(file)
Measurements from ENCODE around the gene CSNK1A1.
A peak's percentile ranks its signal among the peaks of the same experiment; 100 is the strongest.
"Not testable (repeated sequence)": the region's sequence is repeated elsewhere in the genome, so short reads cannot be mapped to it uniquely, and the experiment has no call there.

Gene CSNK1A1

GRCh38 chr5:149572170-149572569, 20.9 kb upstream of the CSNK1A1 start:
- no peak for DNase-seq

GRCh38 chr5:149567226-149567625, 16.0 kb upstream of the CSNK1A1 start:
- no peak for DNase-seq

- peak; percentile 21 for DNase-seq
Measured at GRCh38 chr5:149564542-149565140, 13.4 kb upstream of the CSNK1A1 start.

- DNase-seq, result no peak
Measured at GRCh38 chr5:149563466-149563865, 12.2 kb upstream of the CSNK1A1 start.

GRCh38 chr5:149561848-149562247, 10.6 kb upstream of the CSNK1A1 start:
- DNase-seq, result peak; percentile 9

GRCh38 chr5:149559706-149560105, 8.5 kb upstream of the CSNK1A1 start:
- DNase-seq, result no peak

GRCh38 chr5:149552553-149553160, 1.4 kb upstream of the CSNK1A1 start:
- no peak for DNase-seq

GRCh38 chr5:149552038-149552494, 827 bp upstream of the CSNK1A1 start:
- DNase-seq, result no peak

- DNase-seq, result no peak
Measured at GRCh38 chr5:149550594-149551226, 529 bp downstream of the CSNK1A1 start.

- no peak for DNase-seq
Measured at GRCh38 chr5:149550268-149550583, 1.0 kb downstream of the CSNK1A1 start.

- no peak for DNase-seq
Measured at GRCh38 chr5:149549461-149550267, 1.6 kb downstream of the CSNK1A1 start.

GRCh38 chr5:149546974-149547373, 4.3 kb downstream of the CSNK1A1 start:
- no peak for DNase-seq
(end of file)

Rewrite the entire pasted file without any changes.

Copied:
Measurements from ENCODE around the gene CSNK1A1.
A peak's percentile ranks its signal among the peaks of the same experiment; 100 is the strongest.
"Not testable (repeated sequence)": the region's sequence is repeated elsewhere in the genome, so short reads cannot be mapped to it uniquely, and the experiment has no call there.

Gene CSNK1A1

GRCh38 chr5:149572170-149572569, 20.9 kb upstream of the CSNK1A1 start:
- no peak for DNase-seq

GRCh38 chr5:149567226-149567625, 16.0 kb upstream of the CSNK1A1 start:
- no peak for DNase-seq

- peak; percentile 21 for DNase-seq
Measured at GRCh38 chr5:149564542-149565140, 13.4 kb upstream of the CSNK1A1 start.

- DNase-seq, result no peak
Measured at GRCh38 chr5:149563466-149563865, 12.2 kb upstream of the CSNK1A1 start.

GRCh38 chr5:149561848-149562247, 10.6 kb upstream of the CSNK1A1 start:
- DNase-seq, result peak; percentile 9

GRCh38 chr5:149559706-149560105, 8.5 kb upstream of the CSNK1A1 start:
- DNase-seq, result no peak

GRCh38 chr5:149552553-149553160, 1.4 kb upstream of the CSNK1A1 start:
- no peak for DNase-seq

GRCh38 chr5:149552038-149552494, 827 bp upstream of the CSNK1A1 start:
- DNase-seq, result no peak

- DNase-seq, result no peak
Measured at GRCh38 chr5:149550594-149551226, 529 bp downstream of the CSNK1A1 start.

- no peak for DNase-seq
Measured at GRCh38 chr5:149550268-149550583, 1.0 kb downstream of the CSNK1A1 start.

- no peak for DNase-seq
Measured at GRCh38 chr5:149549461-149550267, 1.6 kb downstream of the CSNK1A1 start.

GRCh38 chr5:149546974-149547373, 4.3 kb downstream of the CSNK1A1 start:
- no peak for DNase-seq